Saturday, July 15, 2017

Great Gull Island: Part Four, Everything Else!

Great Gull Island has a few things besides terns. And that's what we'll check out here. Some of these creatures are quite adored by the folks who spend time on the island, and rightfully so, as I think many of these birds find respite from the terns around our buildings and habitations. The terns are not kind to other species, and heck, even each other, so it makes sense that other species stick close to human habitats and the very few non-nesting spaces.
Anyway, without further adeu, here are "the others..."

Milkweed was abundant on the island, so it was good to see at least on monarch caterpillar!
Common eiders were always floating around the island, this one, an immature male.

These are diving ducks, specializing in eating mollusks like mussels.

On one of the evenings a large number of red admiral butterflies passed though in the evening. hey gathered in the area called the pines, where 3 or 4 small pine trees grow and terns don't nest. It also happens to be where the biting flies live too.

Using the ruins of the structures to sun itself in the fading sunlight. 


In addition to always seeing eider in the water, we also always saw cormorants and grey seals.

On July 4th we were treated to a special sight...

A great shearwater!

Large in size, but likely not a threat to the terns-- but they didn't see it that way.
This bird feeds out at sea, following fishing boats, catching things out of the water, and scavenging. The terns did not read up about this guy and its habits, just went right into defense mode, which involves poop. Lots of it too!
 

During our free time many of us would check out the pines to see who was lingering. We found there were some freshly fledged Carolina wrens!

Catbirds were a favorite, as they often approached us, looking for raisins or some of our watermelon rinds we'd leave out for them. They scavenged in our dishwashing station for scraps. They were treated with admiration, they rarely ever "meowed!"



A lot of song sparrows too, you could make out their songs among the loudness of the terns.

Also, the skulkiest red-wing blackbirds ever. If they claimed a perch too high, they'd get dive bombed.

Night herons are not welcome. The terns chase them off, as they are huge predators of chicks. We were told they once found one that claimed the lives of 37 chicks, in one meal!!

Often overlooked, but super important to the nesting colony are meadow voles! They were introduced by the museum to help control the vegetation. And that they did, helping to maintain a habitat that is hospitable to terns.
You would see these guys dart across paths or poke out from an edge, never getting too long of a look.

song sparrow.

The flowers on the island did attract pollinators, bees, butterflies, and others took advantage of them all!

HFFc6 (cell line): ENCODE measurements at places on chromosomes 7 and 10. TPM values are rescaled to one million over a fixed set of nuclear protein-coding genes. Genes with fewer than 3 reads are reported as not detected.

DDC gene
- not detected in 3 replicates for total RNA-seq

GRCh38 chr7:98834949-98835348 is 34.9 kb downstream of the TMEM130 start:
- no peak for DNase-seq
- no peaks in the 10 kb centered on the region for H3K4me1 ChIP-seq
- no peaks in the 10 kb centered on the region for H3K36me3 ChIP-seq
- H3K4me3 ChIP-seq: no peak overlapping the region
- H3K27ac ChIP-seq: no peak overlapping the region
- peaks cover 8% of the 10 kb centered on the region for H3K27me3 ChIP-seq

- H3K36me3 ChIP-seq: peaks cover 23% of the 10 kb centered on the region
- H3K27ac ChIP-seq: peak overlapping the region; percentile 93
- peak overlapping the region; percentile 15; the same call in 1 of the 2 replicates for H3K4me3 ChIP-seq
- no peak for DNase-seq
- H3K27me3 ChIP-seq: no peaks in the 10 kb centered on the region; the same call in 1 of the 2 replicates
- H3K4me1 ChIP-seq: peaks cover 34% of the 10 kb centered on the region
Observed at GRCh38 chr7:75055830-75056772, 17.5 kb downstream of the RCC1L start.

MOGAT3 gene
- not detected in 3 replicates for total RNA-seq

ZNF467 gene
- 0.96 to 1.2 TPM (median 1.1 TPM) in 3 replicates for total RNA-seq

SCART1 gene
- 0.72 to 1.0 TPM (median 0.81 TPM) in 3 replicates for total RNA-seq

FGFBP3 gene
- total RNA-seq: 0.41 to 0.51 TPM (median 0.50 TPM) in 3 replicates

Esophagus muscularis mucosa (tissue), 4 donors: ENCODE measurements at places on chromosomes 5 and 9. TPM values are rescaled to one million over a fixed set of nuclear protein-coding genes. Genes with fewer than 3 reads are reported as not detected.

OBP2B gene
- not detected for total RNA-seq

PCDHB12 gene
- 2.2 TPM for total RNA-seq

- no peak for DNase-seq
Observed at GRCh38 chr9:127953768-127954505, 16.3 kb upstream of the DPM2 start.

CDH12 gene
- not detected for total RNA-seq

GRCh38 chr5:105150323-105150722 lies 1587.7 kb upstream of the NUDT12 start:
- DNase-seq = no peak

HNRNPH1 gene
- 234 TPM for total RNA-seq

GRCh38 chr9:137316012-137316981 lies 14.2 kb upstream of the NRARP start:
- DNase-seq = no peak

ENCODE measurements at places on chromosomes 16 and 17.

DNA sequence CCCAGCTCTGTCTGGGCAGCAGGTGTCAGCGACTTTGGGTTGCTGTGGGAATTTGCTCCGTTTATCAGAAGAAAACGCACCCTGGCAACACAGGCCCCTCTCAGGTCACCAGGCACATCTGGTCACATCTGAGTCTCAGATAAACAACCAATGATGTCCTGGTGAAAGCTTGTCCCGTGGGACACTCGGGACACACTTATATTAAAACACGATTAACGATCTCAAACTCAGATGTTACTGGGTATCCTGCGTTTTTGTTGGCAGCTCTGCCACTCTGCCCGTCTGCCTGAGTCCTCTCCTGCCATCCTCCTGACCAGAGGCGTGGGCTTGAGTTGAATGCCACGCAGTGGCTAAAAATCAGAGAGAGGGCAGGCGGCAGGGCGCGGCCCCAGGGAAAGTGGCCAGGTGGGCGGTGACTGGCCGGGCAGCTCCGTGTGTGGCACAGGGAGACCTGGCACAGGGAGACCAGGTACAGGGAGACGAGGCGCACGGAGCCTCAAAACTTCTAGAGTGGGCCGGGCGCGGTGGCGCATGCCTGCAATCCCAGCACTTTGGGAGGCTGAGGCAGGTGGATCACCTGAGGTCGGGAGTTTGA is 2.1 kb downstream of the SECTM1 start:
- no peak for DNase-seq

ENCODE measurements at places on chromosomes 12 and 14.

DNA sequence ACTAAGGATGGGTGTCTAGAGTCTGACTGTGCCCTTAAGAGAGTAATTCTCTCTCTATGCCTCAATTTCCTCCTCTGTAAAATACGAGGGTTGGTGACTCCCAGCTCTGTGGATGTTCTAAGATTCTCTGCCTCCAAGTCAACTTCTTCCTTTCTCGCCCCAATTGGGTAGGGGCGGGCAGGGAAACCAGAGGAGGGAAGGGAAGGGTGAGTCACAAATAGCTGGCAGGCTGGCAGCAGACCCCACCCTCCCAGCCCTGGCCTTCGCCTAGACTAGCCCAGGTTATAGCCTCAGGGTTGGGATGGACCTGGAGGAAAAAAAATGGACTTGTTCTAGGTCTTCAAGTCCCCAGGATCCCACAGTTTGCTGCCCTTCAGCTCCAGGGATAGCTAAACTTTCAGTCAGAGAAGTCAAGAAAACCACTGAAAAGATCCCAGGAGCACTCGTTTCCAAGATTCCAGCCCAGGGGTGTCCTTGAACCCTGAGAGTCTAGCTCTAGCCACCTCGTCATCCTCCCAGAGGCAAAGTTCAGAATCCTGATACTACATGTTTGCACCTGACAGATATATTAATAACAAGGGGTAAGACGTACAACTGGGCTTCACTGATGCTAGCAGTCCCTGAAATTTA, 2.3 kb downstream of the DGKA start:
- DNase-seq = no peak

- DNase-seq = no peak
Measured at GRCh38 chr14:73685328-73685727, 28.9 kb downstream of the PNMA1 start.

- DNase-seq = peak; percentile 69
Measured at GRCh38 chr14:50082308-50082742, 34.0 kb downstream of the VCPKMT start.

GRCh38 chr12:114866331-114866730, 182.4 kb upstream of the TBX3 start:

Fledgling Carolina wren-- one of these young guys found their way into our room one afternoon. We helped him out, after having it nearly fly into our faces.
Then the next morning, we woke up to an adult Carolina wren walking, or hopping, more like, around our room. Again waking up and carefully opening and closing doors to help escort him out. This experience was a true test-- how much do you REALLY love birds?!

I wonder if the song sparrows here have to sing louder than usual in order to be heard, with all the constant noise.

The pines area also housed a house finch family-- here is the female.

The male house finch sang and showed off those colors.

Mom Carolina Wren, singing her "Tea-kettle-tea-kettle" song.

The wrens were so not shy. It was a treat to enjoy such great views of them!

Another song sparrow friend.

Despite the name, Great Gull Island is not home to gulls. Great Black Backed Gulls are huge foes and not liked by terns or staff. They eat chicks. The gulls and herons occupy the island next door, Little Gull Island. Often flying by and causing a ruckus among the terns.

Spotted sand piper (pictured) and killdeer ran around among the island.
That thing about the terns not being nice... they resulted in the death of this spotted sandpiper chick. They flew in with it and dropped it right in front of the headquarters building.
The sea around us also had much life-- a sand lance is the popular food for terns. This one was "thrown" at me by a bird.
Asian Shore Crabs, an invasive species were easily found under rocks at the coast of the island. We ate them, and they were delicious. I suppose in the name of ecology, it's not a bad thing!
You can see why fisherman gather near the island, this bluefish was caught and gifted to us by Carl Safina. We prepared it, and again, it was delicious. There was something very special in living here and finding sustenance in what was around us. While reading a book that talked a lot about land ethic, it gave me a warm fuzzy feeling inside, it felt good to be part of the island ecology.

On the last morning, a rainy one at that, a swallow out of the ordinary- we mostly see barn swallows, but this tree swallow was a treat!


Remember how I said the wrens are NOT shy? Well, I was sitting inside headquarters, and see a not uncommon sight. The wren has a secret entry through the window, hops around the stove and counter to help itself to leftovers and then goes back out the window.... even if the door is wide open!

My favorite sight, Helen.
This trip was amazing and really impacted me in such a great way. I want to come back again. I enjoyed working under the wing of Helen Hays. She is such a beautiful host, she greets you when your boat arrives and bids you farewell when you leave. This island holds a place in her heart, you can feel it when she talks about the birds or asks you if you'd like to try dissecting something. What a treasure she is to the ornithological world!


Until next time!
(Because there will be one!)